Publication Date

2016-04-27

Availability

Open access

Embargo Period

2016-04-27

Degree Type

Dissertation

Degree Name

Doctor of Philosophy (PHD)

Department

Meteorology and Physical Oceanography (Marine)

Date of Defense

2016-03-18

First Committee Member

Peter J. Minnett

Second Committee Member

Benjamin Kirtman

Third Committee Member

Paquita Zuidema

Fourth Committee Member

Mohamed Iskandarani

Fifth Committee Member

Chelle Gentemann

Abstract

Long time series of accurate Sea Surface Temperatures (SSTs) are needed to resolve subtle signals that may be indicative of a changing climate. Motivated by the stringent requirements on SST accuracy required for Climate Data Records (CDR) we quantify sampling errors in satellite SSTs. Infrared (IR) sensors, including the Moderate Resolution Imaging Spectroradiometer (MODIS), have sampling errors caused by incomplete coverage primarily due to clouds and inter-swath gaps (gaps between successive swaths). Unlike retrieval errors, the sampling errors are introduced when calculating mean values and in generating gap-free SST fields. This dissertation is focused on quantifying and parameterizing the global MODIS sampling errors. The MODIS-sampled SST field is generated by superimposing MODIS cloud masks on top of the Multi-scale Ultrahigh Resolution (MUR) SST field for the same day. Based on the MODIS-sampled fields, sampling errors are calculated at different temporal and spatial resolutions to examine the impacts at different scales. In order to assess the robustness of the quantification using a reasonable reference field, we compare the sampling errors quantified using MUR and those generated from another very different reference SST field— HYCOM (HYbrid Coordinate Ocean Model) Global 1/12° reanalysis. Also, sampling errors are compared for variations between El Niño and La Niña events. The climatological component of the sampling errors are calculated and assessed for its importance on sampling error estimation. Based on the error characterizations, an empirical model is proposed to parameterize the sampling errors using cloud masks and climatological or reference SST standard deviations. Global sampling errors generated from both MUR and HYCOM reference fields are significant, more so in the high latitudes, especially the Arctic. The 30°N-30°S zonal band is found to have the smallest errors; a notable exception is the persistent negative errors found in the Tropical Instability Wave (TIW) area, where the mesoscale ocean-atmosphere interaction leads to a more frequently satellite sampling above the cold sections of the wave area. The global mean sampling error is generally positive and increases approximately exponentially with missing data fraction at a fixed averaging interval, while error variability is mainly controlled by SST variability. Areas with persistent cloud cover have large sampling errors in temporally averaged SSTs. As opposed to the fact that HYCOM and MUR SSTs are substantially different globally, geophysical patterns of the sampling errors generated from HYCOM reanalysis SSTs repeat those from MUR, giving rise to sampling error differences commonly within ±0.1 K. This result support the robustness of using a reasonable reference SST field for the quantification of MODIS sampling errors, and provide the evidence of the sampling error estimates being the consequences from missing observations and not the choice of the reference field. The negative errors in the TIW area change proportionally with the SST gradient, which is recognized of being modulated by the El Niño and La Niña events. The climatology component is demonstrated to be the dominant component in the sampling errors, especially for the errors caused by spatial averaging, therefore can be a reasonable estimates for sampling errors due to spatial averaging. Yet for the sampling errors caused by temporal averaging, only 10% of the sampling errors can be attributed to the seasonal variation embedded in the climatology. We propose an empirical sampling error model by incorporating the sampling error nonlinear dependence on cloud and SST variabilities. As a result, the sampling error estimates in many regions, particularly where warm sampling errors prevail, are largely improved comparared to using only the climatological component. This dissertation initiates the global characterization and parameterization of IR sampling errors due to clouds and inter-swath gaps. The results indicate the MODIS SST sampling errors can be an important or even dominant component of the error budget of mean and gap-free SST fields. Therefore, climate data generation and interpretation of satellite-derived SST CDRs and their application must be conducted with due regard to the sampling error.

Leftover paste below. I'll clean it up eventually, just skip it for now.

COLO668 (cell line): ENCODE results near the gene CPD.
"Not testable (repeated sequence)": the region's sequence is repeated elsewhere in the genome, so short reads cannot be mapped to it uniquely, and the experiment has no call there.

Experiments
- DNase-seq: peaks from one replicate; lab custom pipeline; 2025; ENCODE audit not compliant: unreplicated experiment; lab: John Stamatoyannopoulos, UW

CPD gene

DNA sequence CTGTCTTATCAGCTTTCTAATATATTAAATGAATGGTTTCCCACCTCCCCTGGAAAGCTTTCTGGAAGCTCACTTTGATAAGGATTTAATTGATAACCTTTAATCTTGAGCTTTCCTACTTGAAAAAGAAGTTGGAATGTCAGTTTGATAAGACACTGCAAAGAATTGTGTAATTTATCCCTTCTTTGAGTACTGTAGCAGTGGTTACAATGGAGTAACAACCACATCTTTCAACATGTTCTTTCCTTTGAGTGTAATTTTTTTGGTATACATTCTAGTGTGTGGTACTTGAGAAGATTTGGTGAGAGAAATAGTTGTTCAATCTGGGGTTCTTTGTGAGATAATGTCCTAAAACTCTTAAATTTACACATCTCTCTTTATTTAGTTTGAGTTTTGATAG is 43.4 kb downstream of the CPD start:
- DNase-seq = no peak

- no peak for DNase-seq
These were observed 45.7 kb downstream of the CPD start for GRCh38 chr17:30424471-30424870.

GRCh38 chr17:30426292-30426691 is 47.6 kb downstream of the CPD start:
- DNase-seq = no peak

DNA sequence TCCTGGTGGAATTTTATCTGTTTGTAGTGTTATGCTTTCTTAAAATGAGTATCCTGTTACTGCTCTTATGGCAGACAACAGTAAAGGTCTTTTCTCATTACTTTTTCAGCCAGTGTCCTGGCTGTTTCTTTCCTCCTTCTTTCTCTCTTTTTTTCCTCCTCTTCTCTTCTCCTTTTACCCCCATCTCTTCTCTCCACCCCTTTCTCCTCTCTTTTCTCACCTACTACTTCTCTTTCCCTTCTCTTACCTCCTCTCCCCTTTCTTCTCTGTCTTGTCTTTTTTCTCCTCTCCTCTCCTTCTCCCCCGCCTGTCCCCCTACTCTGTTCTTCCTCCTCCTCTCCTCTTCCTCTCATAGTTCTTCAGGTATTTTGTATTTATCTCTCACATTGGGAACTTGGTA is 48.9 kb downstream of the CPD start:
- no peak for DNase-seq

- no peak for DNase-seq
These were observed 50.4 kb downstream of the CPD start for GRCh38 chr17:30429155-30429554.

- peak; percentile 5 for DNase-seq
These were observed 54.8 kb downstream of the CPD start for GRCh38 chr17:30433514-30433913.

Keywords

Sea Surface-Temperature; Sampling errors; MODIS; Climate Data Record; Ocean-atmosphere interactions; Error parameterization

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